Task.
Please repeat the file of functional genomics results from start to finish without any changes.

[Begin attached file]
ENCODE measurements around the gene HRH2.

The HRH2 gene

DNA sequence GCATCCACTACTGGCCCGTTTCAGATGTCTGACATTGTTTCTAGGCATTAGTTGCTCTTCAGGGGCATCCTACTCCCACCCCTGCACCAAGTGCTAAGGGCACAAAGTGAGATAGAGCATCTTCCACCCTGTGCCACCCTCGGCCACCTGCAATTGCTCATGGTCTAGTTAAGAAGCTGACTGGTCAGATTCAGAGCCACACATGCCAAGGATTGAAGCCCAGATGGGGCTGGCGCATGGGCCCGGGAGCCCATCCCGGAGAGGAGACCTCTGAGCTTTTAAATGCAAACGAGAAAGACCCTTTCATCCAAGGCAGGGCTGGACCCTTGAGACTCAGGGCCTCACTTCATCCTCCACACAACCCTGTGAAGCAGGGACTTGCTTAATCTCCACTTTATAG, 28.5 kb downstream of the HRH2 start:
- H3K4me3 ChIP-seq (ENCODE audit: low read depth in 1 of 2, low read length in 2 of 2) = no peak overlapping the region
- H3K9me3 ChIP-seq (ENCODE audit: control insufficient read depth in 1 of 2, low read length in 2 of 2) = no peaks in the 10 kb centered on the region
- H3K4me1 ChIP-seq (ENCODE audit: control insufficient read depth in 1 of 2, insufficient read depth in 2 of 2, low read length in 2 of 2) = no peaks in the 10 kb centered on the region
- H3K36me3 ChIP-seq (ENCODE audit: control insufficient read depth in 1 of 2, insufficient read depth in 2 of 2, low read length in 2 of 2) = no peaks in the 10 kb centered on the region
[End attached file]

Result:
ENCODE measurements around the gene HRH2.

The HRH2 gene

DNA sequence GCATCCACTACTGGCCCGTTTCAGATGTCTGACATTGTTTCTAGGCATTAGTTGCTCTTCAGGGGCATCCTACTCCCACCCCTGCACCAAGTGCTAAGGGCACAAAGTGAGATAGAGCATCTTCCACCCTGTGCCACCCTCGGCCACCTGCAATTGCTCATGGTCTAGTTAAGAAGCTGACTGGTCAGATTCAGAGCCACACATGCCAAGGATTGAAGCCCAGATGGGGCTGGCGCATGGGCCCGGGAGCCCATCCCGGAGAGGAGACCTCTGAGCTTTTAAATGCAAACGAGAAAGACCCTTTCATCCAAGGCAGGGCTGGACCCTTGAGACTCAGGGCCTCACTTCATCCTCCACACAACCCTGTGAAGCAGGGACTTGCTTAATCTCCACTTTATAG, 28.5 kb downstream of the HRH2 start:
- H3K4me3 ChIP-seq (ENCODE audit: low read depth in 1 of 2, low read length in 2 of 2) = no peak overlapping the region
- H3K9me3 ChIP-seq (ENCODE audit: control insufficient read depth in 1 of 2, low read length in 2 of 2) = no peaks in the 10 kb centered on the region
- H3K4me1 ChIP-seq (ENCODE audit: control insufficient read depth in 1 of 2, insufficient read depth in 2 of 2, low read length in 2 of 2) = no peaks in the 10 kb centered on the region
- H3K36me3 ChIP-seq (ENCODE audit: control insufficient read depth in 1 of 2, insufficient read depth in 2 of 2, low read length in 2 of 2) = no peaks in the 10 kb centered on the region